Fairy-tale villains in a modern melodrama

There is something about Geoff Hoon that has set the whole playground against him
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The Independent Online

Readers who feel embarrassed while talking to someone in a wheelchair, who get a thrill from attending funerals, who are impressed by wealth or think of someone else while making love to their spouse received something of a boost this week. A Psychology Today survey of experts on shame and self-exposure, published in these pages, has revealed that such taboos are entirely natural. Our baser evolutionary natures at work, apparently; even in our fantasies, our genes are telling us to associate with strength rather than weakness.

Readers who feel embarrassed while talking to someone in a wheelchair, who get a thrill from attending funerals, who are impressed by wealth or think of someone else while making love to their spouse received something of a boost this week. A Psychology Today survey of experts on shame and self-exposure, published in these pages, has revealed that such taboos are entirely natural. Our baser evolutionary natures at work, apparently; even in our fantasies, our genes are telling us to associate with strength rather than weakness.

Reassuring as it was, this account of what were described "the seven deadly sentiments" of modern life seemed strangely incomplete. All around us, there is evidence of the greatest deadly sentiment of them all - sentimentality itself. The last few days have in particular revealed how a sort of infantile emotionalism, a general acceptance that an ounce of feeling is worth a pound of analysis, has taken hold.

It was this knee-jerk sentimentality, to take an obvious example, that prompted our Home Secretary to announce jauntily that, on hearing that Harold Shipman had hung himself in his cell, his first instinct had been to crack open a celebratory bottle of champagne. Later he explained that his joy was tempered by the realisation that many families would now never discover how their elderly relatives had died.

No one, least of all Mr Blunkett himself, seems to have considered whether, in an allegedly liberal, nominally Christian society, it was seemly or moral for a senior member of the Government to crow openly over the suicide of another human being, however ghastly the man may have been. There was no hint that, as the minister responsible, Blunkett might actually feel a sense of accountability for the fact that there are on average two successful suicides (and many more attempted) every week in Her Majesty's prisons. Instead, the Home Secretary's response was unthinking and emotional, the kind of unattractive gloating that was once the speciality of low-grade tabloid hacks pandering to their bloodthirsty readers and, in a culture where feelings - of anger, remorse, revenge or whatever - are what matter, no one was more than mildly surprised or shocked.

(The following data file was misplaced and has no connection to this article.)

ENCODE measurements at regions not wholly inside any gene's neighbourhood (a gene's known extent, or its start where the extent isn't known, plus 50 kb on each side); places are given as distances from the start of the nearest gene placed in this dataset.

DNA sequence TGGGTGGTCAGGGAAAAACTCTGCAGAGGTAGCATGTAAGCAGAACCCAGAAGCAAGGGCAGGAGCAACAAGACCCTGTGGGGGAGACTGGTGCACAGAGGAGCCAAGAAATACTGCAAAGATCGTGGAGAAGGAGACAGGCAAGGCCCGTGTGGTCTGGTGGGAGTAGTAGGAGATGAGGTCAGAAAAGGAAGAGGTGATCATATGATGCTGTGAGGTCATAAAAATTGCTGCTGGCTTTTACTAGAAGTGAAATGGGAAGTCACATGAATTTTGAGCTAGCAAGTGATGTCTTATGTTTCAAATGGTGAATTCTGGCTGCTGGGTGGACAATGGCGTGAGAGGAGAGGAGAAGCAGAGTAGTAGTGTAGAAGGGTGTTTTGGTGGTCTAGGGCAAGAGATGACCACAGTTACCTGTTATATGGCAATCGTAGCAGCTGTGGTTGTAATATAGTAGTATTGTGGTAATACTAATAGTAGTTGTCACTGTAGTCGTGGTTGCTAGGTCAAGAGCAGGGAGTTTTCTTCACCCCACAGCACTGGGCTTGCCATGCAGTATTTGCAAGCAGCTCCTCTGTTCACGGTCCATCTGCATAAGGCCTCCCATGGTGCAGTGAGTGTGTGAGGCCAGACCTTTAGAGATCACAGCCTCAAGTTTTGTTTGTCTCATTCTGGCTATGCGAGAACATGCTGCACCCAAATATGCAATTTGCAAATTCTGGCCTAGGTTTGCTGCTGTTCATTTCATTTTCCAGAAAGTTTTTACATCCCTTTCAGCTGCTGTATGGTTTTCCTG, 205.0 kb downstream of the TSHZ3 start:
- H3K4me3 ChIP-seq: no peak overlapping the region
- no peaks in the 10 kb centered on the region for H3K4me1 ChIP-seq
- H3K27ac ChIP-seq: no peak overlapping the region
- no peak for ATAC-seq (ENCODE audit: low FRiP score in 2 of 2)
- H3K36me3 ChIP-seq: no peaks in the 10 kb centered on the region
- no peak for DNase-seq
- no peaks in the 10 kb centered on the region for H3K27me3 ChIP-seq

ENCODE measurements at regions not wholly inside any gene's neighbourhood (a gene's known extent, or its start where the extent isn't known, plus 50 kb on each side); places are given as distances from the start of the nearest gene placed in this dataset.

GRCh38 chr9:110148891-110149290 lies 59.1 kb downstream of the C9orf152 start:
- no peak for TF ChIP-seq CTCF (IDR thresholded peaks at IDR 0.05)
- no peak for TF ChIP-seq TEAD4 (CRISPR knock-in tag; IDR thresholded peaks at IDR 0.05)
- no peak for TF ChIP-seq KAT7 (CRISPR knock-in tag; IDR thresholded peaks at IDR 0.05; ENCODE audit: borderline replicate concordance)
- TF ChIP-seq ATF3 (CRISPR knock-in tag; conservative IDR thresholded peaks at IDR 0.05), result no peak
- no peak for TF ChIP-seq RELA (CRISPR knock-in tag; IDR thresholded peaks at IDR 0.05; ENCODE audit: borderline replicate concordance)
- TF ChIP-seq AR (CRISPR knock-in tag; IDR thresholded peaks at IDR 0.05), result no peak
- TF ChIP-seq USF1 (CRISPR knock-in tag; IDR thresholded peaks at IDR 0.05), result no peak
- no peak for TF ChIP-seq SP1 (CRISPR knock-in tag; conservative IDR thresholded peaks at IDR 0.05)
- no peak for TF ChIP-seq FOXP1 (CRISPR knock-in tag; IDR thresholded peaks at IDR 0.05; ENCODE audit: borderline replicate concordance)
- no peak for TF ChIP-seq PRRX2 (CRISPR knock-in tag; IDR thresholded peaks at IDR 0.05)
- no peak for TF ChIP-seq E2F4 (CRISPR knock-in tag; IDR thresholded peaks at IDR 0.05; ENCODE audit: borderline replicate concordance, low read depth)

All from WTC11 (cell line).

The question of ministerial responsibility is now decided by the standards of the playground: ministers who are publicly disliked are taken to task, while others are given a relatively easy time. Those identified as villains (Lord Falconer, Margaret Hodge, Charles Clarke) can expect to be held accountable for the smallest setback in their areas of responsibility, while others (Blunkett, Gordon Brown, Alistair Darling) are allowed to remain above the fray.

For some time, the Aunt Sally of British politics has been Geoff Hoon. There is something about the man that has set the whole playground against him - his soft yet stubborn face, perhaps, or his clothes, redolent of Burton suits and balding Hush Puppies, or maybe it is his oddly mulish name. None of it squares with a man in charge of the armed forces. To make his situation worse, he has insisted on defending himself, and in the process has revealed that he lacks all-important political for a politician, the ability to emote.

Hoon might have escaped bullying if he had been given an appropriately grey area of responsibility - Transport or Trade and Industry - but unfortunately he has political control of the Army and, such is the yearning for heroes in an unheroic age, soldiers have become the white knights of the moment. The country may go to war, thousands of enemy civilians and soldiers may die without their numbers even being counted, but our new, emotional approach to world affairs demands that, when one of our boys loses his life in action, someone must be held personally responsible. If commentators and Opposition politicians were thinking rather than feeling, questions about the supply of ordinance would be asked of senior officers, but they, for the moment, are the good guys while Hoon is the fairy-tale villain.

For the emotional melodrama to be complete, there must naturally be a tragic victim, preferably an ordinary person pitted against the wiles of Whitehall. For the past fortnight, it has been Samantha Roberts, the luckless widow of the first British casualty of the war. Before that, rather more questionably, it was Dr David Kelly. Daringly, foolishly, Hoon has expressed the opinion that, in spite of the personal misery involved, Kelly was no martyr. By any analytical standard, this view, while tactless, is intellectually and morally valid, but at a time when the correct emotion is expected, it has been seen as further evidence of the minister's general culpability.

At almost any other moment, applying a naive fairy-tale morality to public affairs would be merely absurd, but these are serious times. There was a real war in which real people died. Now is hardly the moment to allow sentimentalism rather than judgement to set the political agenda.

terblacker@aol.com

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